The Letter Exchange Program, launched in 2018, is a platform for children aged 12-18 from different places of the world to share their life experiences and thinking and to learn issues affecting children in other countries. Participants will use the most conventional way – handwritten letters – to communicate and exchange ideas. The voices of children could provide us a better understanding on their views on issues impacting them.
Participants: Secondary School Students Cindy and Nilakshini
Cindy Tse, a Form 5 student from Hong Kong and Nilakshini from Sri Lanka have become pen pals, sharing with each other their joys and troubles in life. Cindy mentioned in her letters about her academic pressure and problems in her daily life, as well as her hope for the future. She wrote, “People say that students have a low ability to resist stress, but no one cares that part of the stress is in fact academic stress. People always think it is our fault. Sadly, the whole society just thinks the same way.” Cindy hopes that Hong Kong students can have an open and enjoyable learning environment and play space to reduce stress.
Nilakshini from Sri Lanka talked about her family life. Due to family problems, she is not able to enjoy a stable living space. However, she studies very hard and her dream is to go abroad to study law in the future. She hopes to improve and contribute to her country with professional knowledge.
After joining the Letter Exchange Programme, Cindy sees that creativity can bring about change for child rights and lead the trend in society. Children from all around the world can contribute to promoting child rights. She is working with her friends to conduct a social experiment to find out how to reduce bullying in schools. Besides using letters for exchange, Cindy hopes to better understand child rights issues in the future through communicating with youth in other countries via other platforms.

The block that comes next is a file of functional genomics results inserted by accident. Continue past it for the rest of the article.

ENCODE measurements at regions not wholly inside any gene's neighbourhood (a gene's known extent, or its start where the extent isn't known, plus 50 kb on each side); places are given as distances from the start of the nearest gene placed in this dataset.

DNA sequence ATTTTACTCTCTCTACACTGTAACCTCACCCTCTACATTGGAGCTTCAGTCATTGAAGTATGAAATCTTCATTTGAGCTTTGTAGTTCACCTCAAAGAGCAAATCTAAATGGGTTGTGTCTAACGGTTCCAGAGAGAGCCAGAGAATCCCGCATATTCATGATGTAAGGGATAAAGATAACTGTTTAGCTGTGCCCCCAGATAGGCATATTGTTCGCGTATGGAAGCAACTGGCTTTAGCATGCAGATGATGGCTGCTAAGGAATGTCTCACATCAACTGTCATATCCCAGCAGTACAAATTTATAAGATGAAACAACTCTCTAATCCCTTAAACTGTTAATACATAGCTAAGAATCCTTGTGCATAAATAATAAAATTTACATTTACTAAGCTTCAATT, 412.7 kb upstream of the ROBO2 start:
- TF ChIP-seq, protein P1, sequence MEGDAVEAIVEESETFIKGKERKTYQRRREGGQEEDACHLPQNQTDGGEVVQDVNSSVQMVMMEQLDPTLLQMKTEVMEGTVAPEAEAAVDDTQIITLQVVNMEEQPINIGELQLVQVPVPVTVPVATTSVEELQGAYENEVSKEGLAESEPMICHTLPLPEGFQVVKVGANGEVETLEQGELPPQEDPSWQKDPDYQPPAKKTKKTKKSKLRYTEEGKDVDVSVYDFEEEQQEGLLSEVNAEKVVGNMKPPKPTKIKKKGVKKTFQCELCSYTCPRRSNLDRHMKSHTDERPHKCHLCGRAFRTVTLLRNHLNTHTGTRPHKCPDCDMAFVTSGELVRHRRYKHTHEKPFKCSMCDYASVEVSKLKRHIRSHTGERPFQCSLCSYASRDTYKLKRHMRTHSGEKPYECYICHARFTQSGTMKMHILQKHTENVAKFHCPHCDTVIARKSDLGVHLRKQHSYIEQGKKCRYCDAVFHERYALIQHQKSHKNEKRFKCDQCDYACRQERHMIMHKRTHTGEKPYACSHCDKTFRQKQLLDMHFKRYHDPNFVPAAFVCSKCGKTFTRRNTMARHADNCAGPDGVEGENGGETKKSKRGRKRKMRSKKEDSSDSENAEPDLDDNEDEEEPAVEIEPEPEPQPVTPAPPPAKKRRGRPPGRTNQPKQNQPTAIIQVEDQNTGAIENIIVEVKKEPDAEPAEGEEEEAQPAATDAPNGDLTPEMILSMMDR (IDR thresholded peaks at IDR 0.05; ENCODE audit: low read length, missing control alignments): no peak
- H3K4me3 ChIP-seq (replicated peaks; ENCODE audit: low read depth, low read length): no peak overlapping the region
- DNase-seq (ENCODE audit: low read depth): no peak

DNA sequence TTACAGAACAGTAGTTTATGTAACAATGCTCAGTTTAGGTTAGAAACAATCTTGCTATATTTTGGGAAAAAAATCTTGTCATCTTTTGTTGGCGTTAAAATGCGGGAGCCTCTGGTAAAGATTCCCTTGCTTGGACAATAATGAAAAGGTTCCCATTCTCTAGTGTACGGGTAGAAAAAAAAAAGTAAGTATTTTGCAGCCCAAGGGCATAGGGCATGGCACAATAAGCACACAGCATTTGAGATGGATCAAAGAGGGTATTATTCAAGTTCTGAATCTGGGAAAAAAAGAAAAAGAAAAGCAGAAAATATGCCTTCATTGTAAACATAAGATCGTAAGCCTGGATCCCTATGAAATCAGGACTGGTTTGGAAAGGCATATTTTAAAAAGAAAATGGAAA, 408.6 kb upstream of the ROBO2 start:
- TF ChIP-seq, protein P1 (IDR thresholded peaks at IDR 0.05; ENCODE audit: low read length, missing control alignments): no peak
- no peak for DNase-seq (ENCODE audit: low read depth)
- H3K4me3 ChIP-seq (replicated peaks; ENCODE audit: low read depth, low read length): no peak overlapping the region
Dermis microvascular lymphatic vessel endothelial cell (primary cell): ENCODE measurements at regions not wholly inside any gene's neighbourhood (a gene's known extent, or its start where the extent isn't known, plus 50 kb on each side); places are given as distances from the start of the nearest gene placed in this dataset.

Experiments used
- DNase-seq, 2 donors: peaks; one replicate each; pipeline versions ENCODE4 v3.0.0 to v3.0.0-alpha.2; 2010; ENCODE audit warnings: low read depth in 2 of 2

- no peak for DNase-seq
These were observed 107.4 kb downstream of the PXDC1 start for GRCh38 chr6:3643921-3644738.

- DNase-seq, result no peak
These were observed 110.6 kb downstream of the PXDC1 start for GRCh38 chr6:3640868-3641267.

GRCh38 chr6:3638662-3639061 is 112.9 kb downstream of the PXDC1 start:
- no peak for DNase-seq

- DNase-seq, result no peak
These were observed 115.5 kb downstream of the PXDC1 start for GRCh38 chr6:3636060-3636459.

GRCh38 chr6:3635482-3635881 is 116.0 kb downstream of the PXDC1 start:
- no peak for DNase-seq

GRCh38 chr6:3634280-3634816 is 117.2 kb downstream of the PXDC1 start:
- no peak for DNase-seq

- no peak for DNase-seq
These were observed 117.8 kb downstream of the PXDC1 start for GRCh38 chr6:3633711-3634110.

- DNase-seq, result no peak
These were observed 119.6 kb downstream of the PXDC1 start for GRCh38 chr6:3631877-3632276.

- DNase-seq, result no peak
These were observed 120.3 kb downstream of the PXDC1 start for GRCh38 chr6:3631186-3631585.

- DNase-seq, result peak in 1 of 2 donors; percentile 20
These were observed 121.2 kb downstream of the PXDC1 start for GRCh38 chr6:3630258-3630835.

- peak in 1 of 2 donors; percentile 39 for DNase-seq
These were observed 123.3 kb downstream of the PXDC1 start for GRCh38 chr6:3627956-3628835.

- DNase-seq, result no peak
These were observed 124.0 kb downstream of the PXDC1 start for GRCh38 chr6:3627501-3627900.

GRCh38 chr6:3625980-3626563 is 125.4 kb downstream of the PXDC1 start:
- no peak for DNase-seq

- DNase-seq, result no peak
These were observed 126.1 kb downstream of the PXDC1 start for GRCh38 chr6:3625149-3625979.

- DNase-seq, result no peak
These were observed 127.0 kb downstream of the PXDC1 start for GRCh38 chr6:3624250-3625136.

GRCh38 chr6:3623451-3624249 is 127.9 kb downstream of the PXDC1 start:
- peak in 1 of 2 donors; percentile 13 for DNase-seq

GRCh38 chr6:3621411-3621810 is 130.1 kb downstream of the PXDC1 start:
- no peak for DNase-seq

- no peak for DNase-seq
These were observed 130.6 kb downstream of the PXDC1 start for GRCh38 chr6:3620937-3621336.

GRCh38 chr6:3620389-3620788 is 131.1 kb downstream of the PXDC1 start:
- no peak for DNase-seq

Facilitator: Molly, Student of University of Hong Kong
During the summer of 2018, I worked as an intern with Save the Children in Sri Lanka in order to broaden my horizons and fulfil my graduation requirements of the University of Hong Kong. Our team was responsible for visiting tea estates in Nuwara Eliya and analyzing the impacts of Save the Children’s projects on livelihoods of the community through interviews and workshops. After almost two months, I would say every moment of the trip – woven with tears and laughter – has given me the best summer of university life.
Looking back, the internship was never an easy task but we managed to rise to different challenges. Among those language differences were always the biggest challenge, especially during the process of translating children’s letters.
As a comparative literature student, I have learnt the impossibility of transparent translation because of cultural and language differences. To translate ideas more accurately, I repeatedly checked dictionaries, compared multiple translations and beware of contextual differences between two regions during translation. Although language differences sometimes troubled us, it facilitated cross-cultural friendships. In the final letter writing workshop, we gave the children Cantonese names and they gave us Sri Lankan names. The workshop ran overtime because those children eagerly wanted us to give their family and friends a Cantonese name with positive meanings.
Lastly, with the help from local people including our supervisor Methsiri, coordinators and children, our team managed to go through all challenges. I wish I could once again express my deep gratitude to them. In accordance with Save the Children’s child safeguarding policy, I did not keep any contact information with the children. However, if I will see them someday, I hope we can deepen our friendships – drinking Ceylon tea, soaking up the beautiful evening sunset in tea estates and enjoying our time with each other.
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